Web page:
Our Roots Grow Deep

When I moved to Pennsylvania's Lehigh Valley in 1998, I'd certainly heard of Rodale, the renowned publisher of green and healthy lifestyle...

When I moved to Pennsylvania's Lehigh Valley in 1998, I'd certainly heard of Rodale, the renowned publisher of green and healthy lifestyle magazines (Organic Gardening, Prevention, Bicycling) and sustainable-living books (An Inconvenient Truth, The Doctor's Book of Home Remedies). But I never imagined the impact the company would ultimately have on my life - and clearly had no clue of its granddaddy status among organic-lovers and eco-aficionados.In short order, I began witnessing Rodale's broad reach in this region - everything from the Rodale Institute (a model 333-acre organic research farm) to the many friends, neighbors and fellow environmentalists employed as Rodale writers and editors. I, too, eventually freelanced there, co-writing two health books.Thus, I was drawn to Daniel Gross' new book, Our Roots Grow Deep: The Story of Rodale. For someone with Rodale ties, this photo-packed look inside the iconic family owned publisher and its part in birthing the modern American sustainability movement is sure to fascinate - a Rodale devotee's dream-come-true, packaged in attractive coffee-table style.Granted, at 288 pages, non-Rodalephiles may suffer information-overload, not to mention sticker-shock at the hefty $50 price tag. But one aspect makes this worthwhile reading for anyone, and that's the intoxicating story of J.I. (Jerome Irving) Rodale, who started it all, and his son, Robert. In that sense, this is an engrossing account of the U.S. organic/natural-living movement's rise from fringe to mainstream. Lessons abound for anyone laboring to bring green change. "Stick to a thing for a long time," J.I. famously said, "and you'll make it work."Which is exactly what he did. Restless and intensely curious about the world beyond Manhattan's Lower East Side where he was born in 1898, J.I. changed his name to Rodale (from Cohen) and moved with his wife, Anna, to rural Emmaus, Penn., where they bought a 63-acre farm in 1940 and put his then-offbeat theories on chemical-free food and healthy living (influenced by the work of trailblazing British agriculturist Sir Albert Howard) into practice.Called both a quack and visionary, J.I. also began publishing magazines and books extolling his contention that organic food and natural health are good for humans and the planet. Organic Farming and Gardening (later Organic Gardening) debuted in 1942, and Prevention hit in 1950. By the time J.I. died of a heart attack in 1971 while taping The Dick Cavett Show, the '60s and '70s counterculture had caught up.Robert Rodale, who'd been quietly running the company alongside his father, led it into profitability and prominence over the next two decades. Ultimately, Robert, an Olympic skeet shooter, went global with his father's message, broadening the definition of "organic lifestyle" to encompass his own visionary passions for outdoor fitness and "regenerative agriculture" (a precursor to the idea of sustainable communities).After his death in a 1990 car accident, Robert's widow, Ardath, took over, and recently Maria Rodale, their daughter, was named CEO.If you're sniffing for Rodale dirt, you won't find much in this company-published tome. The growing pains are mostly burnished rose-colored (recent ones aren't even mentioned). Still, you can't deny Rodale's towering contribution to green, healthy living. In that regard, this is must-reading for anyone curious about how it all began.Sidney Stevens, a regular contributor to the Mother Nature Network, writes from Pennsylvania.Related Articles on Mother Nature Network:Photo courtesy of Rodale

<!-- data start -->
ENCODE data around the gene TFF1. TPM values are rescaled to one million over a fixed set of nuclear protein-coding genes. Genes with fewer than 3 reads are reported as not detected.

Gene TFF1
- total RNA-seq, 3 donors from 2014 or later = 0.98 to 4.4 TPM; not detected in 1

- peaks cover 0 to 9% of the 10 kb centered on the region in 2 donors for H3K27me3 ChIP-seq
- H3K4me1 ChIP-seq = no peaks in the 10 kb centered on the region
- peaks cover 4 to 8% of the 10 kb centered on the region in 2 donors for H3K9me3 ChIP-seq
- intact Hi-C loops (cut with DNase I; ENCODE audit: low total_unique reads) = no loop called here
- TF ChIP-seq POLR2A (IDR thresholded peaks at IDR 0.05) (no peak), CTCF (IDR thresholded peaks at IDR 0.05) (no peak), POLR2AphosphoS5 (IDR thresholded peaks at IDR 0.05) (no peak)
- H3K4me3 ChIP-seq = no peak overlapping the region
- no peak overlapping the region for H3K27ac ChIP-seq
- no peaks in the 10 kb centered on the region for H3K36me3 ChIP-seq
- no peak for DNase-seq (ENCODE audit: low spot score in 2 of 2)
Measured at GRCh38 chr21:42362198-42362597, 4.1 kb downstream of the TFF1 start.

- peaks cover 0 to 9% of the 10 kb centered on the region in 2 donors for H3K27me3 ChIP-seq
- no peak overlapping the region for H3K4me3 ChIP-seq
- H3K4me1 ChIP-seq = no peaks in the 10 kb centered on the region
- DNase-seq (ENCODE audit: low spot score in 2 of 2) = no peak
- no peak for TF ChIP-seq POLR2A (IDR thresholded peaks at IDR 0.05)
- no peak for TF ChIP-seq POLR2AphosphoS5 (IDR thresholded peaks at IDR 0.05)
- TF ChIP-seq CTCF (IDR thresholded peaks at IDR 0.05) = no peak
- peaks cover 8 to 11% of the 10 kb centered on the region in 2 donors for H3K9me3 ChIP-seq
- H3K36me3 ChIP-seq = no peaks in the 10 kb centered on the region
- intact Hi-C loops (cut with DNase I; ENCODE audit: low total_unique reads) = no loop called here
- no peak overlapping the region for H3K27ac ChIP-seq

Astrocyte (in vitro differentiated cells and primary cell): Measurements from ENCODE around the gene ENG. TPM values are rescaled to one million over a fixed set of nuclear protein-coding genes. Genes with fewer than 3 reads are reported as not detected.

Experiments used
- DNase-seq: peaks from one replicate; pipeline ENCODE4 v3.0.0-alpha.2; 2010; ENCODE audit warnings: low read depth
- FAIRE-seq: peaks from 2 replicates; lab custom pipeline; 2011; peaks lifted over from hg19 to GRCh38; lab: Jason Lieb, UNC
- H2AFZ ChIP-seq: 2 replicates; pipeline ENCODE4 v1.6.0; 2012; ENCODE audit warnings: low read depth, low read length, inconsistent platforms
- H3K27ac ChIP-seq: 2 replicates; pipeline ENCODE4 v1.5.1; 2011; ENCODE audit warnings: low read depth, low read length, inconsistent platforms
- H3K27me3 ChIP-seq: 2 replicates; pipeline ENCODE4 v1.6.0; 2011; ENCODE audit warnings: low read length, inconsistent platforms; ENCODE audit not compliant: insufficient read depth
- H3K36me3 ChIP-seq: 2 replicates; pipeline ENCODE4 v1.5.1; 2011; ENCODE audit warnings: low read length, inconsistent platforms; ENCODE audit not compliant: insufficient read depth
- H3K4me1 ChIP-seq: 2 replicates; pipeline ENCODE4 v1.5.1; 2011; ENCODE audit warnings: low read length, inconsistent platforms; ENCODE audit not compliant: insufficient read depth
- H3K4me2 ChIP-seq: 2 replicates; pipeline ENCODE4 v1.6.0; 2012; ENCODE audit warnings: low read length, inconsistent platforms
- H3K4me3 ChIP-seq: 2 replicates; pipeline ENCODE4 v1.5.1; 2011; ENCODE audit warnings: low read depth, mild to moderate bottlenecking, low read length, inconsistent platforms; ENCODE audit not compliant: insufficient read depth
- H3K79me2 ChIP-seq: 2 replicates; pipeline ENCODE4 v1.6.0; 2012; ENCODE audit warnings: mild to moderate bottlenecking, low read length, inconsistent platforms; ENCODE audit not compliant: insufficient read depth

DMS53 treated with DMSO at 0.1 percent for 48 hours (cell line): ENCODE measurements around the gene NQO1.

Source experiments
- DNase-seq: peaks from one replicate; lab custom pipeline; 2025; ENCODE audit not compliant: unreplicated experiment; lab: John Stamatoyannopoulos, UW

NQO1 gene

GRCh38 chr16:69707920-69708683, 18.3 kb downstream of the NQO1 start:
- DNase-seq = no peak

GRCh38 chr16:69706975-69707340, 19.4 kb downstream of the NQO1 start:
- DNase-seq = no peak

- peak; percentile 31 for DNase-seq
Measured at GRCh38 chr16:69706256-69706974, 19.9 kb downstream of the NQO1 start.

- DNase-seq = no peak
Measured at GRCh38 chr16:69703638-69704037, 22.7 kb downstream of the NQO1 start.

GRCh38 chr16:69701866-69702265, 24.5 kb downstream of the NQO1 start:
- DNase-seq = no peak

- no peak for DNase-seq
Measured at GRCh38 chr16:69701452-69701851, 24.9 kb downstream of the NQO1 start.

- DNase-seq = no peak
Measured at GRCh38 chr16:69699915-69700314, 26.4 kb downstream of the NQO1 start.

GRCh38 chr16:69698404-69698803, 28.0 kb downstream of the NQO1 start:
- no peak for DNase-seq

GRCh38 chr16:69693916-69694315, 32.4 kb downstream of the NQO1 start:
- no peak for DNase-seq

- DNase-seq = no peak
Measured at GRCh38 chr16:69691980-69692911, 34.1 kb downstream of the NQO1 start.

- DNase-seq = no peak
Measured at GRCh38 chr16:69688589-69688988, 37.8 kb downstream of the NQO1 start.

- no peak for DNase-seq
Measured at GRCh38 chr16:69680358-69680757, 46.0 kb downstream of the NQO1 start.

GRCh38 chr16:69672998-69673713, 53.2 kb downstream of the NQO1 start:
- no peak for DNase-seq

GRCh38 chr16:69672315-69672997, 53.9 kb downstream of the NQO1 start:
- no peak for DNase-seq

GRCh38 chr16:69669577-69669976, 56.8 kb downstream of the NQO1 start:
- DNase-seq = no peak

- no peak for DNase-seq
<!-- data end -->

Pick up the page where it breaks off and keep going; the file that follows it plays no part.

Looking back, the year 1995 seems like such an innocent time. America was in the midst of its longest streak of peace and prosperity. September 11, 2001 was six years away, and the internet didn't seem like much more than a passing fad.

Twenty-four years ago, 18 million U.S. homes had modem-equipped computers, 7 million more than the year before. Most logged in through America Online where they got their email or communicated with random strangers in chat rooms.

According to a Pew Research study that year, only 32% of those who go online say they would miss it "a lot" if no longer available.

Imagine what those poll numbers would look like if the question was asked today.

RELATED: Bill and Melinda Gates had a surprising answer when asked about a 70 percent tax on the wealthiest Americans

"Few see online activities as essential to them, and no single online feature, with the exception of E-Mail, is used with any regularity," the Pew article said. "Consumers have yet to begin purchasing goods and services online, and there is little indication that online news features are changing traditional news consumption patterns."